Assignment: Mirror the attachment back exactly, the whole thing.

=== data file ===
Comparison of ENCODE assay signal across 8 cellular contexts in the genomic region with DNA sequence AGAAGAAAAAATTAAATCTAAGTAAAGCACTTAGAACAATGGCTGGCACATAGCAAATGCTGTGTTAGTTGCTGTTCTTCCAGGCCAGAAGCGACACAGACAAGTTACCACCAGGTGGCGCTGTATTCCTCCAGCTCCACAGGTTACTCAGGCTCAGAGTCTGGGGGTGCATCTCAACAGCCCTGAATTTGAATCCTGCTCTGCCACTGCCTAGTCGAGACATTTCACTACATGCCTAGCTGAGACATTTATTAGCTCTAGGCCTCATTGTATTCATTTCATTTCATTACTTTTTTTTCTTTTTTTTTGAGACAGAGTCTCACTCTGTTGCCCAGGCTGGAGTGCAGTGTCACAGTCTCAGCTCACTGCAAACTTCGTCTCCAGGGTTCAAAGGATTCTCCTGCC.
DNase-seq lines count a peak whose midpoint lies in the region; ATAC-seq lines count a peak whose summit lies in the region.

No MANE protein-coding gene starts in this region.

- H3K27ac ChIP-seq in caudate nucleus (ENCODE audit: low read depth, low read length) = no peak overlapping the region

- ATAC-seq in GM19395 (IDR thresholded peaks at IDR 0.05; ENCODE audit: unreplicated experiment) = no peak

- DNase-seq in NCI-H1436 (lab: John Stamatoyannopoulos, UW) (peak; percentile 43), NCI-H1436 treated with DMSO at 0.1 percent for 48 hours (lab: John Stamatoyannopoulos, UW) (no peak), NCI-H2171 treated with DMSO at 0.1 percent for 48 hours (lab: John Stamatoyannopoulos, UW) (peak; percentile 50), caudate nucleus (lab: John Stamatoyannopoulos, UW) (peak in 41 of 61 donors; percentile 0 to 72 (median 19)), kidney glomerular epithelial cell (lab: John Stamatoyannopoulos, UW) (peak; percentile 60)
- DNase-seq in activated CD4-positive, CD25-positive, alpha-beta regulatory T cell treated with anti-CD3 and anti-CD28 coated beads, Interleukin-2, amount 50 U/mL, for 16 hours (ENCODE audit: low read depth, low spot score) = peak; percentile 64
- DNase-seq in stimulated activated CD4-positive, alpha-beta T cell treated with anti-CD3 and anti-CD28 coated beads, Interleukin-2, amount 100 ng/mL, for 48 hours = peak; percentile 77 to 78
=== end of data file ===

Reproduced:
Comparison of ENCODE assay signal across 8 cellular contexts in the genomic region with DNA sequence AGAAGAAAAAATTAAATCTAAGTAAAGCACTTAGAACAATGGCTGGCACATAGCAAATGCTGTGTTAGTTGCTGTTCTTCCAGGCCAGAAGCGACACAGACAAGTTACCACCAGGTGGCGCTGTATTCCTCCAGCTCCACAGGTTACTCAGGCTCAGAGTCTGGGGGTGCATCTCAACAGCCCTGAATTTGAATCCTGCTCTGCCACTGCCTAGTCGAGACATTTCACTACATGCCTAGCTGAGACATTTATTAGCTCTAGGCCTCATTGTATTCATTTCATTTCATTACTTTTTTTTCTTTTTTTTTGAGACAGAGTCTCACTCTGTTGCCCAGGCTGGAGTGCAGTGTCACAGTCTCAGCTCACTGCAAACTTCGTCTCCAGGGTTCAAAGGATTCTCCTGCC.
DNase-seq lines count a peak whose midpoint lies in the region; ATAC-seq lines count a peak whose summit lies in the region.

No MANE protein-coding gene starts in this region.

- H3K27ac ChIP-seq in caudate nucleus (ENCODE audit: low read depth, low read length) = no peak overlapping the region

- ATAC-seq in GM19395 (IDR thresholded peaks at IDR 0.05; ENCODE audit: unreplicated experiment) = no peak

- DNase-seq in NCI-H1436 (lab: John Stamatoyannopoulos, UW) (peak; percentile 43), NCI-H1436 treated with DMSO at 0.1 percent for 48 hours (lab: John Stamatoyannopoulos, UW) (no peak), NCI-H2171 treated with DMSO at 0.1 percent for 48 hours (lab: John Stamatoyannopoulos, UW) (peak; percentile 50), caudate nucleus (lab: John Stamatoyannopoulos, UW) (peak in 41 of 61 donors; percentile 0 to 72 (median 19)), kidney glomerular epithelial cell (lab: John Stamatoyannopoulos, UW) (peak; percentile 60)
- DNase-seq in activated CD4-positive, CD25-positive, alpha-beta regulatory T cell treated with anti-CD3 and anti-CD28 coated beads, Interleukin-2, amount 50 U/mL, for 16 hours (ENCODE audit: low read depth, low spot score) = peak; percentile 64
- DNase-seq in stimulated activated CD4-positive, alpha-beta T cell treated with anti-CD3 and anti-CD28 coated beads, Interleukin-2, amount 100 ng/mL, for 48 hours = peak; percentile 77 to 78